Idaho Giant Salamander - Dicamptodon aterrimus
State Rank Reason (see State Rank above)
Found only within a small area in western Montana along the Idaho border, little information exists to assess threats. The intrinsic vulnerability and specific habitat requirements of this species in combination with a small known range make declines or extirpation within the state a concern.
- Details on Status Ranking and Review
Area of Occupancy
ScoreC - 4-20 km squared (about 1,000-5,000 acres)
Comment9 square km. 18,000 km of stream within range polygon by 5m in width. Assuming 2.5 m in width would still rank as a C
ScoreU - Unknown. Long-term trend in population, range, area occupied, or number or condition of occurrences unknown
ScoreU - Unknown. Short-term trend in population, range, area occupied, and number and condition of occurrences unknown.
CommentLoss of old growth habitat presents a threat as does altered stream flows due to climate change
SeverityModerate - Major reduction of species population or long-term degradation or reduction of habitat in Montana, requiring 50-100 years for recovery.
CommentAs this species occupies headwater streams, dispersal from extant populations would be difficult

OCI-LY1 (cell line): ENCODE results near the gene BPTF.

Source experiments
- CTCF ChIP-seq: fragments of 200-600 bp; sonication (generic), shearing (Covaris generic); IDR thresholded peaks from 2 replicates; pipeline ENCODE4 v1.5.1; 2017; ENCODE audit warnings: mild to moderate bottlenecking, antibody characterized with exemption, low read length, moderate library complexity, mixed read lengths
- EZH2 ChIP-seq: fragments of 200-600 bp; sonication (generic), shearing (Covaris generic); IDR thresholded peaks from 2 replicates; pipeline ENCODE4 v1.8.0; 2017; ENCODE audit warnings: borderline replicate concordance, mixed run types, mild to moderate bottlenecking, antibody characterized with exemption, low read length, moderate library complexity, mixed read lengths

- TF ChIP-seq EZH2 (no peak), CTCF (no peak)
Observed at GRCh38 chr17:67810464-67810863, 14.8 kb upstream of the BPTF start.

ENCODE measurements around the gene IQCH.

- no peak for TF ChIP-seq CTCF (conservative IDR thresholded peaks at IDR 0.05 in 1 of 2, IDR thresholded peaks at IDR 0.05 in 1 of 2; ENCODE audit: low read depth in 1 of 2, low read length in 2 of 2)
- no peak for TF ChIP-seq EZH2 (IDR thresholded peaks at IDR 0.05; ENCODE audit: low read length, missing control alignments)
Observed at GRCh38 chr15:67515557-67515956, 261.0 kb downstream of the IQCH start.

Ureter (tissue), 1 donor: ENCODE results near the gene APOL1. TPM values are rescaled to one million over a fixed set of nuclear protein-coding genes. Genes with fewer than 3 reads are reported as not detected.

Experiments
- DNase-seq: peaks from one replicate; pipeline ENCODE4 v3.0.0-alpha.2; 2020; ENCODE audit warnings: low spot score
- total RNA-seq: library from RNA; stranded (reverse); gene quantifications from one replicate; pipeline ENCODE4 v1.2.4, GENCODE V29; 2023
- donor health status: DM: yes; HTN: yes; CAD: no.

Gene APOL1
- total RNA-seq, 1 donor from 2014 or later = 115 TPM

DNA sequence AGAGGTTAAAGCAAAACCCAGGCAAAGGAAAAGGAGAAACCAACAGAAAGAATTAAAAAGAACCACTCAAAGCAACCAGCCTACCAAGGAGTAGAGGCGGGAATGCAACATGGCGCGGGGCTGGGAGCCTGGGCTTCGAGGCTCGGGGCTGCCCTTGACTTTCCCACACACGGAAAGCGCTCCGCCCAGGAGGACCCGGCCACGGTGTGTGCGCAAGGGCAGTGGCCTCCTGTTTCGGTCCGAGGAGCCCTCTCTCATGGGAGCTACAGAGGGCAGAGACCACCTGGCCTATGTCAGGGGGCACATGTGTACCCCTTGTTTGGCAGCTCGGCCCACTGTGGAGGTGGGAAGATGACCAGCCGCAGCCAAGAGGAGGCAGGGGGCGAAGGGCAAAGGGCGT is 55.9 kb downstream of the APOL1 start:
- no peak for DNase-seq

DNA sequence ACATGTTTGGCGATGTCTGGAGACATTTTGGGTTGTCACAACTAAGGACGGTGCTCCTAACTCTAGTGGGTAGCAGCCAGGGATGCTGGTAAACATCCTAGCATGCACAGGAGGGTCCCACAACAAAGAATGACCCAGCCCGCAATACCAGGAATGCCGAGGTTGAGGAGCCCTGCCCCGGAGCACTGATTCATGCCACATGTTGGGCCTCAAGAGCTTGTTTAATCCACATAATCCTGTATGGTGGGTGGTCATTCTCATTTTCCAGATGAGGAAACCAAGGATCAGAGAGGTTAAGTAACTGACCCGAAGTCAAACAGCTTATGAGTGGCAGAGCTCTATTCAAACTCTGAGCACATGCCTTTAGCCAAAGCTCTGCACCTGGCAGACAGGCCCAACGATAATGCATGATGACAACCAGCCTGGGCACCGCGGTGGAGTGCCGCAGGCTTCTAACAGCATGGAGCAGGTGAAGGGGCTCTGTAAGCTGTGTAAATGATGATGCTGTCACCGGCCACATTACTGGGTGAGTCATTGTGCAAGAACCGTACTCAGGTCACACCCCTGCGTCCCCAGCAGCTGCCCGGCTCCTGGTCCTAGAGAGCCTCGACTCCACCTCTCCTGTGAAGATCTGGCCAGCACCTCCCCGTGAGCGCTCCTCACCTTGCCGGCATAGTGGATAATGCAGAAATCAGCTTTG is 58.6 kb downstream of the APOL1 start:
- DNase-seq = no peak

ScopeHigh - > 60% of total population or area affected
CommentGiven the small area in which this species has been documented a large disturbance event could affect > 60% of all individuals
ImmediacyLow - Threat is likely to be operational within 5-20 years.
CommentFire or altered hydrology could impact this populaiton in the next 20 years
ScoreB - Moderately Vulnerable. Species exhibits moderate age of maturity, frequency of reproduction, and/or fecundity such that populations generally tend to recover from decreases in abundance over a period of several years (on the order of 5-20 years or 2-5 generations); or species has moderate dispersal capability such that extirpated populations generally become reestablished through natural recolonization (unaided by humans).